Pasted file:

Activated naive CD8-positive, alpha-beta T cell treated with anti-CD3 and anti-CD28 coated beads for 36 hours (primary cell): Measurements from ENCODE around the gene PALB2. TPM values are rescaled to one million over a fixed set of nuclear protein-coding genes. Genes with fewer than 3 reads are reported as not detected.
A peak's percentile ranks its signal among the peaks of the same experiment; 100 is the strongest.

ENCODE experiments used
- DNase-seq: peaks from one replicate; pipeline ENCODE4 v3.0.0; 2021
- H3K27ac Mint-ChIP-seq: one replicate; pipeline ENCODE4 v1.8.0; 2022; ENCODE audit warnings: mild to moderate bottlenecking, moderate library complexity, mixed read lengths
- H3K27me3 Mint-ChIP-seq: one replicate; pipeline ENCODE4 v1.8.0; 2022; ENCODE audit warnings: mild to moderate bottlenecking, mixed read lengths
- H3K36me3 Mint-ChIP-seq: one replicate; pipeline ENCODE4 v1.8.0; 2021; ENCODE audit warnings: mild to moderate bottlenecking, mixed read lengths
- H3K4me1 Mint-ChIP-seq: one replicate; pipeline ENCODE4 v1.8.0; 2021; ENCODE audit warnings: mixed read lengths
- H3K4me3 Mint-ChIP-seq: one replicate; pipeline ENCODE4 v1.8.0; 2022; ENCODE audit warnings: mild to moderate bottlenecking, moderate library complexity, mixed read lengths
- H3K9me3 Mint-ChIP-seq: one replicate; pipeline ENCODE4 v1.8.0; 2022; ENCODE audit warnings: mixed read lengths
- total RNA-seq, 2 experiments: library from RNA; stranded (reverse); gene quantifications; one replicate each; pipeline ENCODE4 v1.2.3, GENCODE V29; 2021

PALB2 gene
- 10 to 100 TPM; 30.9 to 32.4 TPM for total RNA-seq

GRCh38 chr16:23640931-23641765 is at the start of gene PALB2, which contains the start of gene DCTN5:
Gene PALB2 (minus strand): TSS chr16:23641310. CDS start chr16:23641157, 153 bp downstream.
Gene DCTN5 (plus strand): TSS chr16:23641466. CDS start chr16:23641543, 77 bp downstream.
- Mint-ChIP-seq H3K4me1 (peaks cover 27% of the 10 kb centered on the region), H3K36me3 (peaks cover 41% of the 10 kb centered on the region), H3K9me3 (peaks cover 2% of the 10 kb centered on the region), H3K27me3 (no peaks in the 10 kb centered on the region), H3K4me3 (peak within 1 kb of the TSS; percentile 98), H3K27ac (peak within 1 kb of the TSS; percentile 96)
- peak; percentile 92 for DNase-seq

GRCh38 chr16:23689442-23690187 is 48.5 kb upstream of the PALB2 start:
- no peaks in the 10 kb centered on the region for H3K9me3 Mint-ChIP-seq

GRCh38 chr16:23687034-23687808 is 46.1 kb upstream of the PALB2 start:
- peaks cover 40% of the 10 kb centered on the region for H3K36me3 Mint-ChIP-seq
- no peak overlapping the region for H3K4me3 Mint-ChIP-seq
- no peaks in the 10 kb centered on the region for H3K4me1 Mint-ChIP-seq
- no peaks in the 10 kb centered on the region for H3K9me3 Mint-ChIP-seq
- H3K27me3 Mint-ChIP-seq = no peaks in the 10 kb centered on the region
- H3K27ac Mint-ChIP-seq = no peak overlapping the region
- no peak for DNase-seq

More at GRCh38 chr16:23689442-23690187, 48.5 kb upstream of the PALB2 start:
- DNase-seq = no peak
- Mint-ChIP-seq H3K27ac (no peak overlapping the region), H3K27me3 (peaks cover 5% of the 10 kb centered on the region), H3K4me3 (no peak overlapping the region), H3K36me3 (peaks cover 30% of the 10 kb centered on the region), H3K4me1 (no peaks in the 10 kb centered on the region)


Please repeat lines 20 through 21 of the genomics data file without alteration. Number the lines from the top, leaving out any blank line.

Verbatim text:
- no peaks in the 10 kb centered on the region for H3K9me3 Mint-ChIP-seq

GRCh38 chr16:23687034-23687808 is 46.1 kb upstream of the PALB2 start: